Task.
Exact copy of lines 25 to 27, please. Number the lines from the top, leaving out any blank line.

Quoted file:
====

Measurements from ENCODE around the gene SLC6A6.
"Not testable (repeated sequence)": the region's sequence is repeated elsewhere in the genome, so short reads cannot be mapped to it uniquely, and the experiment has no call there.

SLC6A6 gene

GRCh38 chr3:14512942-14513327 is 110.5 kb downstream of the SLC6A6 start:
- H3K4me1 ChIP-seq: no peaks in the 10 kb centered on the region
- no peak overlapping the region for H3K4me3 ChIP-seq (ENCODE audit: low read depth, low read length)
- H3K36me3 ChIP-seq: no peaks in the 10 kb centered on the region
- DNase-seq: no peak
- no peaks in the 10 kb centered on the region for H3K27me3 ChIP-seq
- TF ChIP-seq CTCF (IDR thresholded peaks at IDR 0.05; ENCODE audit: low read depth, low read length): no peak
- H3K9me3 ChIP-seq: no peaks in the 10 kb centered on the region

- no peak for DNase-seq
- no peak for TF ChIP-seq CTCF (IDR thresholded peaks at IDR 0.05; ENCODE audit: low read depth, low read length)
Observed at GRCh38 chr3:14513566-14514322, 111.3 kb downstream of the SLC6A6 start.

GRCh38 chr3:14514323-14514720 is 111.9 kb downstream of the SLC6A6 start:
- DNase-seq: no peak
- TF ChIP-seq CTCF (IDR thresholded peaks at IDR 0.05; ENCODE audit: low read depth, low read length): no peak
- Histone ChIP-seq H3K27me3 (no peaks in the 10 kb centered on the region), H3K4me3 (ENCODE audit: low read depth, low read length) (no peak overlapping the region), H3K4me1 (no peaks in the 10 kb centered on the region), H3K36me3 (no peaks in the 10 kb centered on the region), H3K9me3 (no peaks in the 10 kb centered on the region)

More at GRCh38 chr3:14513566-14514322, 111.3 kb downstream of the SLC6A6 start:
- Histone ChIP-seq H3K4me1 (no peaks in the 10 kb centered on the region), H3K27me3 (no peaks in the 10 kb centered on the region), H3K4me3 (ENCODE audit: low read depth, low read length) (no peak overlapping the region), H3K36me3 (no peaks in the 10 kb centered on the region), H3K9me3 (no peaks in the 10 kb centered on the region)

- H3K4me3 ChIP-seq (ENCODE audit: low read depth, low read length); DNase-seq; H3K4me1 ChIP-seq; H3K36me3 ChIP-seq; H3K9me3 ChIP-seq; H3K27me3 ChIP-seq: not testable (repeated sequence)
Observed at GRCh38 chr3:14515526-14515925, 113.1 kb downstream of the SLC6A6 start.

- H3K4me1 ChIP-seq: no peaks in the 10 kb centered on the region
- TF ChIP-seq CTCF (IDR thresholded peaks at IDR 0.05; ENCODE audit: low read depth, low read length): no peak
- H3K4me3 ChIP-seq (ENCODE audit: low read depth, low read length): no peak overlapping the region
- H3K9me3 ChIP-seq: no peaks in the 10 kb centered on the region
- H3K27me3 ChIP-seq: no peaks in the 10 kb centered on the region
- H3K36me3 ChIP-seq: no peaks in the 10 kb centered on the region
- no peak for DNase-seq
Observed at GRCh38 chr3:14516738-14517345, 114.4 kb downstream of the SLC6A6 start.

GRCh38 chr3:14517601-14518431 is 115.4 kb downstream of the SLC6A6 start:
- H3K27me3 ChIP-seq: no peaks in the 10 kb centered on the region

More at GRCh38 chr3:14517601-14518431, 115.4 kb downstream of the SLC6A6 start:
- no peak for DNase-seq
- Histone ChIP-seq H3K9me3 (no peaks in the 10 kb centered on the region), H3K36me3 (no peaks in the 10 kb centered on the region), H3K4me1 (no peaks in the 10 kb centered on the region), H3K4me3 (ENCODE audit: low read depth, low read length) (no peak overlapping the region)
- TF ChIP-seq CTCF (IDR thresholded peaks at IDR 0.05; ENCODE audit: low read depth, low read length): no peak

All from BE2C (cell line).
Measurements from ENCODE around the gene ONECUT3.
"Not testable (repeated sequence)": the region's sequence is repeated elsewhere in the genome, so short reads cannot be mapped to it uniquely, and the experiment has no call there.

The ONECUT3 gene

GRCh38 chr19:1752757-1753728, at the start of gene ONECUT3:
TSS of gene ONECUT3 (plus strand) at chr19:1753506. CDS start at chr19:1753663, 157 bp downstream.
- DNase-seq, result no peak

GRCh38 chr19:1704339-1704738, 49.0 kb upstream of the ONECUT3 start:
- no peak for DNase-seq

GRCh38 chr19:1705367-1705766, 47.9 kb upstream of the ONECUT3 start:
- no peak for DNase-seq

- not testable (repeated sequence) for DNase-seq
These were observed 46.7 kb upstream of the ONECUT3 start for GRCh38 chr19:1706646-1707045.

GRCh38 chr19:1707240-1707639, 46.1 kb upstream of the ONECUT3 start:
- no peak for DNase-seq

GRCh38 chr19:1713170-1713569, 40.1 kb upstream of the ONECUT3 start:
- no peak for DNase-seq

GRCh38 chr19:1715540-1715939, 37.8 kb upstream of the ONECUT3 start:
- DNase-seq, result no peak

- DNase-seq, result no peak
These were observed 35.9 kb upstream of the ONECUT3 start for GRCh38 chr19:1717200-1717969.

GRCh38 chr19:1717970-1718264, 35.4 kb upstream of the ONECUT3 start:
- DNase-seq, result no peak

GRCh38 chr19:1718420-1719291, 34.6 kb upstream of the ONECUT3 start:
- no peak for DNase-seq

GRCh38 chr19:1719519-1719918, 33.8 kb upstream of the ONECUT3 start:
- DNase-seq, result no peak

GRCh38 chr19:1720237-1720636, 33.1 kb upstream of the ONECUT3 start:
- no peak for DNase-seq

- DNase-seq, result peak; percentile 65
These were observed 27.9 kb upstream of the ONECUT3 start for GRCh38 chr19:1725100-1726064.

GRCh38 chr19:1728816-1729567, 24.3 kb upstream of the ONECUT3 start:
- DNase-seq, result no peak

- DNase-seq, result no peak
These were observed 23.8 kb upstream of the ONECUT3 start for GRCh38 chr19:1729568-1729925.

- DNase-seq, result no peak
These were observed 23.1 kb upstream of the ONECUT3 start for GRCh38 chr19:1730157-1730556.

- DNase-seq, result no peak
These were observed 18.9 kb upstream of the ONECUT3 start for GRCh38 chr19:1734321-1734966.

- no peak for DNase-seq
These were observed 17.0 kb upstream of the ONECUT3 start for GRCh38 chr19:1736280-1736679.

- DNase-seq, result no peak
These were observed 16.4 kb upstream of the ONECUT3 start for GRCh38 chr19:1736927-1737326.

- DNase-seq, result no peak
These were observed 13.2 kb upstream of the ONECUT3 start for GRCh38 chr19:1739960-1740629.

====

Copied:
- H3K4me3 ChIP-seq (ENCODE audit: low read depth, low read length): no peak overlapping the region
- H3K9me3 ChIP-seq: no peaks in the 10 kb centered on the region
- H3K27me3 ChIP-seq: no peaks in the 10 kb centered on the region